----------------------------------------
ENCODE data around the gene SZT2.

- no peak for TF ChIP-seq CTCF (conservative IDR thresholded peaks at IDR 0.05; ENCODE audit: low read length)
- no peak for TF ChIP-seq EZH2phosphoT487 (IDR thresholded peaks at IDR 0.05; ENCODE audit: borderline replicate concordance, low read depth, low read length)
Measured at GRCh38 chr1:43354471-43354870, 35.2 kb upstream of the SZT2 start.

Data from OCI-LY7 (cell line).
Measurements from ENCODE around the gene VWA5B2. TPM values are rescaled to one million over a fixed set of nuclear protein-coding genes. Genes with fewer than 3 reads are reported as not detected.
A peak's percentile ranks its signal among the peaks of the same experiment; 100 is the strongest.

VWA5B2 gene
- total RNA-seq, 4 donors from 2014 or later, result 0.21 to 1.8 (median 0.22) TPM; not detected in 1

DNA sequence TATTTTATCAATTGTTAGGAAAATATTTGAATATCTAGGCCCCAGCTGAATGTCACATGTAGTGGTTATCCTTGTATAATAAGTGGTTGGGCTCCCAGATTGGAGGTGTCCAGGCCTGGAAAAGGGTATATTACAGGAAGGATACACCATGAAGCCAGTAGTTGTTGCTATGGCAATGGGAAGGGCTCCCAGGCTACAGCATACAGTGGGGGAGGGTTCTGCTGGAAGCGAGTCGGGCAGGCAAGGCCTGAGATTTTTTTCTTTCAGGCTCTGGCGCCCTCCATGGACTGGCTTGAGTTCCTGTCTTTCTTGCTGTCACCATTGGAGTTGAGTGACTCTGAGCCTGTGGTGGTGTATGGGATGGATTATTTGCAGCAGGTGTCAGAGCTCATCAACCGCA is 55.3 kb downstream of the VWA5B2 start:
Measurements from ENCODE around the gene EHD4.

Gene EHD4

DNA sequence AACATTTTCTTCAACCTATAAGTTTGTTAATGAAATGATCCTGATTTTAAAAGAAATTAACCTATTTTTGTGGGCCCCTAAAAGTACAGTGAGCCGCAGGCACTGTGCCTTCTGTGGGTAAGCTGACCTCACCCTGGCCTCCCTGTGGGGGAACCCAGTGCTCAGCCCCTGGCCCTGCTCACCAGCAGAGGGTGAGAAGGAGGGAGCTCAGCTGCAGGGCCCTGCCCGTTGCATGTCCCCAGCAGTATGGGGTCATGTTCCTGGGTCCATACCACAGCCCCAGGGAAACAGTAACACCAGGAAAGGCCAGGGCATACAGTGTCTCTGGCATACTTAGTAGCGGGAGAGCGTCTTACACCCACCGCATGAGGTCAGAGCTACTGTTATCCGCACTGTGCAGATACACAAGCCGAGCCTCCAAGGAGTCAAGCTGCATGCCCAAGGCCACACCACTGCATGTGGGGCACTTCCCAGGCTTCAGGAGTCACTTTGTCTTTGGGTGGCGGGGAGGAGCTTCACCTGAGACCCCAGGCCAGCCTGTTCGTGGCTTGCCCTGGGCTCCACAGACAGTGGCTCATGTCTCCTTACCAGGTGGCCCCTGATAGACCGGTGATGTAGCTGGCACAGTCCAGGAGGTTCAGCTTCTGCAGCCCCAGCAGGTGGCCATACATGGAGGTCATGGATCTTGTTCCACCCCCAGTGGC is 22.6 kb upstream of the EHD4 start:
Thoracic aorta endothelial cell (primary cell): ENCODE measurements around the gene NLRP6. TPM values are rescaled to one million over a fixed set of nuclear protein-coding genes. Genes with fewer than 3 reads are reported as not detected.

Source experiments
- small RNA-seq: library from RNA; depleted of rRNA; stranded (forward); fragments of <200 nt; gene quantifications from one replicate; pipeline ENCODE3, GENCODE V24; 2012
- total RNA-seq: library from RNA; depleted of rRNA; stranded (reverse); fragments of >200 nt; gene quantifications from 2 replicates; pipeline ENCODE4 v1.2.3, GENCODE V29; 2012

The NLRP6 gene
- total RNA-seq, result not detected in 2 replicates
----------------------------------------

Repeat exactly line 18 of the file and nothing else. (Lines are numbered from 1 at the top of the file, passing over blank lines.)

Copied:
The NLRP6 gene